Why is it so easy for us to forget the victories and miracles of our past when faced with the troubles of today? In yesterday’s reading, the Psalmist narrated Israel’s history with an emphasis on God’s faithfulness. Today’s reading continues with a different emphasis.
This psalm was likely written during the exile to Babylon which had created a crisis of faith for many in Israel. God had judged them as a nation. They asked, “How should we respond to His judgment?” The psalm begins by offering praise to the Lord (v. 1). The Psalmist declares that he is going to recite God’s “mighty acts” (v. 2). We are prepared for the recital of the miracles God performed for Israel. In a sense, that is exactly what the Psalmist does, describing the exodus from Egypt, the crossing of the Red Sea, and the conquest of the Promised Land. However, this time the emphasis is not so much on the miracles, but on how Israel responded. Israel consistently fell into unbelief. After the miracle of the Red Sea, the psalmist laments, “[B]ut they soon forgot what he had done” (v. 13). Israel failed to enter the Promised Land right away because “they did not believe his promise” (v. 24). After the conquest of the Land, Israel worshiped idols, sacrificed their children to false gods, and “shed innocent blood” (vv. 34–39).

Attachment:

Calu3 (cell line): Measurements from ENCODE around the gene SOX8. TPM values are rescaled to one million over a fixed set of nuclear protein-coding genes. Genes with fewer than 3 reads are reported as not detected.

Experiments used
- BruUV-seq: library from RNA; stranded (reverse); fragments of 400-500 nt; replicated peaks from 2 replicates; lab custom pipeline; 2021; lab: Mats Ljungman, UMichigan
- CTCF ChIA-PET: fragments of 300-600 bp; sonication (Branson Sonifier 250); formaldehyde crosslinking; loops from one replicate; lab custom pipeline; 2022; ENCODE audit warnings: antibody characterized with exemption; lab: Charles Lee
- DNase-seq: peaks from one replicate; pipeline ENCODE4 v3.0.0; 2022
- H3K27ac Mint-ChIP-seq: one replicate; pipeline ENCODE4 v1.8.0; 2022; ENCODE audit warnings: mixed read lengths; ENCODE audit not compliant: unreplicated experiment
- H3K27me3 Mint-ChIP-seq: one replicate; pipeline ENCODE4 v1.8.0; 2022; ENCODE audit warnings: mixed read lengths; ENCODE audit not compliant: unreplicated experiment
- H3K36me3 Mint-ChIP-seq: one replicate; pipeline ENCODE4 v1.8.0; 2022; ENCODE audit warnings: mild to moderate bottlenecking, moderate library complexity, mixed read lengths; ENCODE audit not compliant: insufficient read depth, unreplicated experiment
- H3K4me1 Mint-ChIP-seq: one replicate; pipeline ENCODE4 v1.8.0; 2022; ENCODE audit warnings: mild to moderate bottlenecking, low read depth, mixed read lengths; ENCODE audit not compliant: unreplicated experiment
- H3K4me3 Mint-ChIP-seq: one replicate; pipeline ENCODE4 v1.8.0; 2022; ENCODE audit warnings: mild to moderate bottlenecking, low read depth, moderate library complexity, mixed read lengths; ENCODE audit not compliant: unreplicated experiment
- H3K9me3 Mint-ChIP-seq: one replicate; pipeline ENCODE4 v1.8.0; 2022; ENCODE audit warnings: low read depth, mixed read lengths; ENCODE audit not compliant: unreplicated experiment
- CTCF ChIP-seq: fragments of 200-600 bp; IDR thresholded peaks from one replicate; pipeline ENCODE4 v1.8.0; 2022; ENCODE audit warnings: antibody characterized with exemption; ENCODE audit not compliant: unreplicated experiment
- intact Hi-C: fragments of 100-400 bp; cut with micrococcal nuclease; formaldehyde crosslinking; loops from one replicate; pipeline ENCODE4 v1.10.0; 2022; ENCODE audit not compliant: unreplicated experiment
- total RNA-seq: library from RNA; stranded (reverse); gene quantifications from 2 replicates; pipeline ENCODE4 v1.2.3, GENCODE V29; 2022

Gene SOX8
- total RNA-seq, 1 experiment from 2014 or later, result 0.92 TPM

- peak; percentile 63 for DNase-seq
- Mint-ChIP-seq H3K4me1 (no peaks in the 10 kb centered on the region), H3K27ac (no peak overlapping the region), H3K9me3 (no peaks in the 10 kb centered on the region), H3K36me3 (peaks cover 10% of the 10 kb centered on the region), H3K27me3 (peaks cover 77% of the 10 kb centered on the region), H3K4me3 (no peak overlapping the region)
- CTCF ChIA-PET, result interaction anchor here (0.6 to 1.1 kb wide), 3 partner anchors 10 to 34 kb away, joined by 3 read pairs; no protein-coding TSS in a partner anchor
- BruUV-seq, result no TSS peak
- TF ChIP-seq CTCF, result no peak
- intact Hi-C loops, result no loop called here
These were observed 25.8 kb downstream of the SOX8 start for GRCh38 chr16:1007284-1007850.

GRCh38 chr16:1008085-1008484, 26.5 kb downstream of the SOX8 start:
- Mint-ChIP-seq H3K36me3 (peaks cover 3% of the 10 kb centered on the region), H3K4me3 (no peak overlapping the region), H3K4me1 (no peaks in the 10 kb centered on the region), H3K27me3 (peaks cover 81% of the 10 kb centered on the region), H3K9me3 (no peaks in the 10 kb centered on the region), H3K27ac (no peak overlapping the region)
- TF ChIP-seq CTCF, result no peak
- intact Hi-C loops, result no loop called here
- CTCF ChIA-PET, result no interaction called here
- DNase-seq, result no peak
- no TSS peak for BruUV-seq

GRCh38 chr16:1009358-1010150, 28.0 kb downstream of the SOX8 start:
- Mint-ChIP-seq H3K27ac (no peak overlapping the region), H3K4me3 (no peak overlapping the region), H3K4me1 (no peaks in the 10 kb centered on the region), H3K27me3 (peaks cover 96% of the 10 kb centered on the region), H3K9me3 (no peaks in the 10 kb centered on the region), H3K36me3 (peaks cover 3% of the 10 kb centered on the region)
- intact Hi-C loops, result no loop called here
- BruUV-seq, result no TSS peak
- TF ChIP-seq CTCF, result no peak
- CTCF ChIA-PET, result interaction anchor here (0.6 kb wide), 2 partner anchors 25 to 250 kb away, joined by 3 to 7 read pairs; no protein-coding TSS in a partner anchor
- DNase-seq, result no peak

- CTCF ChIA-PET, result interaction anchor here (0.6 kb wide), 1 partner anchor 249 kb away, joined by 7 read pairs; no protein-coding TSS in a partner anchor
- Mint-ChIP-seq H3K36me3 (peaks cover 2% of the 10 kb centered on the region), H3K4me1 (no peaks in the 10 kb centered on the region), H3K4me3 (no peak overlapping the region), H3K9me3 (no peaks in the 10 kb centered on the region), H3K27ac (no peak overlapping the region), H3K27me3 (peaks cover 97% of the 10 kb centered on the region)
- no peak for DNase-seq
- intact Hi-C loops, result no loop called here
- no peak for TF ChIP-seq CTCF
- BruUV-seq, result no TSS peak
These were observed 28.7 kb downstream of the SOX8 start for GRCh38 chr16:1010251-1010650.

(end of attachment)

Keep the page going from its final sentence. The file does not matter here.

Despite all this, God was patient. He judged them in order to bring about their repentance. Again and again, God offered grace. But Israel’s sin culminated in the Exile (v. 47). The Psalmist calls Israel to repent and to praise God for His faithfulness, even while longing for deliverance (vv. 47–48).
>> This month’s study covers joyful moments and times of utter despair. Yet, through every circumstance, God always shows His faithfulness. This is our third study of the Book of Psalms, and in 2022 we will conclude with the final chapters. To review the previous studies of Psalms, go back to September, 2019 for Book 1, and to October, 2020 for Book 2. Thank you for spending time in God’s Word with us.